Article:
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Shared Poverty as Ideology: Agrarian Relationships in Colonial Java

Jennifer Alexander and Paul Alexander
Man
New Series, Vol. 17, No. 4 (Dec., 1982), pp. 597-619
DOI: 10.2307/2802036
Stable URL: http://www.jstor.org/stable/2802036
Page Count: 23
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Shared Poverty as Ideology: Agrarian Relationships in Colonial Java
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Abstract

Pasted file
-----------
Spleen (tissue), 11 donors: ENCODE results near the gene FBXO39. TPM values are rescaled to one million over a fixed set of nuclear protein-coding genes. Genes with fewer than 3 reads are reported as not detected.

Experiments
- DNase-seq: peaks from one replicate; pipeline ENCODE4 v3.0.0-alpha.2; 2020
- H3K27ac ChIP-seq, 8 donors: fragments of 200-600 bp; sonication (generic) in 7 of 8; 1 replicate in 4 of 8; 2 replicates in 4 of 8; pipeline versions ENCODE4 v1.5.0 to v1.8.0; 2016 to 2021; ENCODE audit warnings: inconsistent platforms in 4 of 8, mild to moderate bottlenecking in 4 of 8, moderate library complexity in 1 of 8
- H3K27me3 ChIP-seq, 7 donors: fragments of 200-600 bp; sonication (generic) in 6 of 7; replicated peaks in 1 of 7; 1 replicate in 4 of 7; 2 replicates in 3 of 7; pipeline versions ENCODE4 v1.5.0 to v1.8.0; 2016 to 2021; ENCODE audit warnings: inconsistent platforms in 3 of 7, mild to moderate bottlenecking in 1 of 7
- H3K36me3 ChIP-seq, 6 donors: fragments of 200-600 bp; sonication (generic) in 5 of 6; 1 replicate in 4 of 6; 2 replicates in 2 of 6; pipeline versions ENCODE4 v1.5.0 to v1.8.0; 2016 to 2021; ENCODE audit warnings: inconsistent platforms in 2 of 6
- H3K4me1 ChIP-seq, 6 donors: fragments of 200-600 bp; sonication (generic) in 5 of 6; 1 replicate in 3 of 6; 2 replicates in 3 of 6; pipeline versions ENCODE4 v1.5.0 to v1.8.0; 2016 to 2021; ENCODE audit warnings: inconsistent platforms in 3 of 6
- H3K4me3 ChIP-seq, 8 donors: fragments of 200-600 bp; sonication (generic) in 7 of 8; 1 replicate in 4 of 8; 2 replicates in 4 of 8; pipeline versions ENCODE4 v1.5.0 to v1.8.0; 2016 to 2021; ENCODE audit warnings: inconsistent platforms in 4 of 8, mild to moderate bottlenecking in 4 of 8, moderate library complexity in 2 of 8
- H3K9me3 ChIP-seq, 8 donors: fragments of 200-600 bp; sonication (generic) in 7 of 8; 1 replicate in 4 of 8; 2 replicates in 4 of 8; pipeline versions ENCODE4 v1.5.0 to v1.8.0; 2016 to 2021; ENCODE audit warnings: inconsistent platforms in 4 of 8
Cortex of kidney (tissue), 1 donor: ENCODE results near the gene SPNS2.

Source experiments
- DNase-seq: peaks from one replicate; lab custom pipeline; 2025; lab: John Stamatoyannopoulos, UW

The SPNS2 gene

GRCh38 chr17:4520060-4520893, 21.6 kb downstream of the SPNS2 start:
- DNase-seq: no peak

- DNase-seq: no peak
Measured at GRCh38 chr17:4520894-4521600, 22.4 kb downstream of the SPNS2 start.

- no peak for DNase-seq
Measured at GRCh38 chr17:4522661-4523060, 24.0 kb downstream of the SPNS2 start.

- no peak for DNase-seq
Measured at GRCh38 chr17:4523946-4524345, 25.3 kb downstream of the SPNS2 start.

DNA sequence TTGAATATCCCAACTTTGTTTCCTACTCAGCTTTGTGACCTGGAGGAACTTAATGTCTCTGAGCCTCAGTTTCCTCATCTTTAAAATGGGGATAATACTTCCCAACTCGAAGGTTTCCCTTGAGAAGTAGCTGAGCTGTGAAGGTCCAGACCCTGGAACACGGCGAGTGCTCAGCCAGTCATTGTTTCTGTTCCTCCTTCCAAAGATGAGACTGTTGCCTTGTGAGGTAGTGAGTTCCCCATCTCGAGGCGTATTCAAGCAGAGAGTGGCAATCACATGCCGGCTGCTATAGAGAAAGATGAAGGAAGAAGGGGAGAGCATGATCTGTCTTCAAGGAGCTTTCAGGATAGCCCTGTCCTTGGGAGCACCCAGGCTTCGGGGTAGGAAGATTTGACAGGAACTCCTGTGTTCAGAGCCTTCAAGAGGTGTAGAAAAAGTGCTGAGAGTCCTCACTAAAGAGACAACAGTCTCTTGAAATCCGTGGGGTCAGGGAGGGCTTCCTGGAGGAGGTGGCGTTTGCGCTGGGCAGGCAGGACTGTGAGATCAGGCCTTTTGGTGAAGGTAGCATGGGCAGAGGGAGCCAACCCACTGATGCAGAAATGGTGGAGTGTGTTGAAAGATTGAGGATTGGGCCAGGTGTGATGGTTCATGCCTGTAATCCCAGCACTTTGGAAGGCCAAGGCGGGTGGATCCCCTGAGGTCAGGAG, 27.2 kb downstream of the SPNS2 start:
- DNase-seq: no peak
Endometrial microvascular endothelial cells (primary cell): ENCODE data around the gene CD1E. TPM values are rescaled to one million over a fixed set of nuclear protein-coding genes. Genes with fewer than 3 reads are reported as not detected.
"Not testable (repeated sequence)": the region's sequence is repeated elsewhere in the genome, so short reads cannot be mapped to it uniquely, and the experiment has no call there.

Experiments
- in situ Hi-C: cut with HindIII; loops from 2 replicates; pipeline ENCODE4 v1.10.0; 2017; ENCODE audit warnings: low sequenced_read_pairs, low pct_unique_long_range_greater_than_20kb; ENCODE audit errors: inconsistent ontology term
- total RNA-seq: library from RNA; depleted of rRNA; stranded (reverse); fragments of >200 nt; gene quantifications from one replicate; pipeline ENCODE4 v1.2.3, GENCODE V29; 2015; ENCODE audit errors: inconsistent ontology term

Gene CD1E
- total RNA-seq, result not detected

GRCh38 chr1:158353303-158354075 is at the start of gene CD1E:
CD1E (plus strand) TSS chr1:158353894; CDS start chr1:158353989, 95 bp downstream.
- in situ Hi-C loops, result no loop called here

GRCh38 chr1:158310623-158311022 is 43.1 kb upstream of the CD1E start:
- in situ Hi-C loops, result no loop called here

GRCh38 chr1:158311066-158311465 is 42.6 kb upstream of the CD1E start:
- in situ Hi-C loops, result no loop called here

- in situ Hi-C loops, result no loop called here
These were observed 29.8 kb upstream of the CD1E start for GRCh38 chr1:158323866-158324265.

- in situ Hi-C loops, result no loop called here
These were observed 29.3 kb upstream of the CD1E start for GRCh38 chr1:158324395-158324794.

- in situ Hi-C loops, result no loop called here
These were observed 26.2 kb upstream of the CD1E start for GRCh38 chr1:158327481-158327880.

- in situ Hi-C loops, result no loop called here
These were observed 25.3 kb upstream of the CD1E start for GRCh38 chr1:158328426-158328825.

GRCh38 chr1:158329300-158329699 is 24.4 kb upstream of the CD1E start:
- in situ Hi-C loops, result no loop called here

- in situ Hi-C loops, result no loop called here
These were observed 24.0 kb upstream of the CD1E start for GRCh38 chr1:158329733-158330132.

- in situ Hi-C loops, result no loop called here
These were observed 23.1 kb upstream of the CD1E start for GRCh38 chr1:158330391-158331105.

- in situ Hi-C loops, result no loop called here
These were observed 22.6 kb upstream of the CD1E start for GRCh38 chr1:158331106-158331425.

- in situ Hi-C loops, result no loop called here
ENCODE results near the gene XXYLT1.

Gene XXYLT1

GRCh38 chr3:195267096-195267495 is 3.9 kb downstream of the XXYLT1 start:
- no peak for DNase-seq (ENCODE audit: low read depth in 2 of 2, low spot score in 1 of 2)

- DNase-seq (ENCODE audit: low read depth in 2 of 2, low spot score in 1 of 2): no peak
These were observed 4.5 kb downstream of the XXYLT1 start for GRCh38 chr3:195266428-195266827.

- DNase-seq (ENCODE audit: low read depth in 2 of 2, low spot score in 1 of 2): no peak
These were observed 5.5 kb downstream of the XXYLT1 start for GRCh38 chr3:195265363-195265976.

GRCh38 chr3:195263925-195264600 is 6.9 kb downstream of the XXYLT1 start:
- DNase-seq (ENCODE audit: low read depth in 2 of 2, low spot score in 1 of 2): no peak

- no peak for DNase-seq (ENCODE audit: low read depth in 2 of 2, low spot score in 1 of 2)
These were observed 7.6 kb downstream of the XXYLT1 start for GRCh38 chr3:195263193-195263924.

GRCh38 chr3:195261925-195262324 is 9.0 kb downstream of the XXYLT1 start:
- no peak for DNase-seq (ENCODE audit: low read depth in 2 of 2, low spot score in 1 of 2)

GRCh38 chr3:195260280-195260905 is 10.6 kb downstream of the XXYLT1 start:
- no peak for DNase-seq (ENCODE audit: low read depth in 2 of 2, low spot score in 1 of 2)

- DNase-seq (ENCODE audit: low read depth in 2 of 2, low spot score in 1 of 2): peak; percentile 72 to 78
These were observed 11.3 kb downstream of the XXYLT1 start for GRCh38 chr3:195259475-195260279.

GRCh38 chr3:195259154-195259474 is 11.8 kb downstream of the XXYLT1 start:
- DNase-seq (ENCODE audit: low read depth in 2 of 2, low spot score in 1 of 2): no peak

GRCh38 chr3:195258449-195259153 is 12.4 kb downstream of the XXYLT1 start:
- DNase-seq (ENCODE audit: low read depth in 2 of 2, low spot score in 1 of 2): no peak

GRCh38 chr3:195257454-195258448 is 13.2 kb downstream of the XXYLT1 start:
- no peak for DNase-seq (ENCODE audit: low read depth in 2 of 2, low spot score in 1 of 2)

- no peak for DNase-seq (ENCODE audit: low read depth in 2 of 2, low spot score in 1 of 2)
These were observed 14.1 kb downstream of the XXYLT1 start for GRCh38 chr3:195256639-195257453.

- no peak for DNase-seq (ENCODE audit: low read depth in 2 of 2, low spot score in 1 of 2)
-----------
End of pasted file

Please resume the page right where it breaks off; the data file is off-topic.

Rice cultivation in 'post-traditional' Java is characterised by very small and relatively equal holdings farmed by their owners; by a high percentage of extra-household labour recruited through exchange agreements; and by highly labour-intensive cultivation techniques. This pattern, which Geertz termed `shared poverty', is usually interpreted as the product of work-sharing and income-redistributing institutions whose function was to provide each member of a rapidly expanding population with a niche in the rural economy. Although this view closely accords with Javanese ideology, an examination of the historical record suggests that the degree of economic equality in the Javanese village has been overstated; while an analysis of those rural labour relationships which apparently epitomise shared poverty-sharecropping and labour exchanges, the recruiting and payment of harvest labour and the retention of the ani ani-indicates that far from distributing work and income, they maximise landowners' incomes by conserving employment opportunities for their households. The rapid abandonment of these practices during the past two decades is not due to changes in Javenese values but to the structural transformation of the rice economy.

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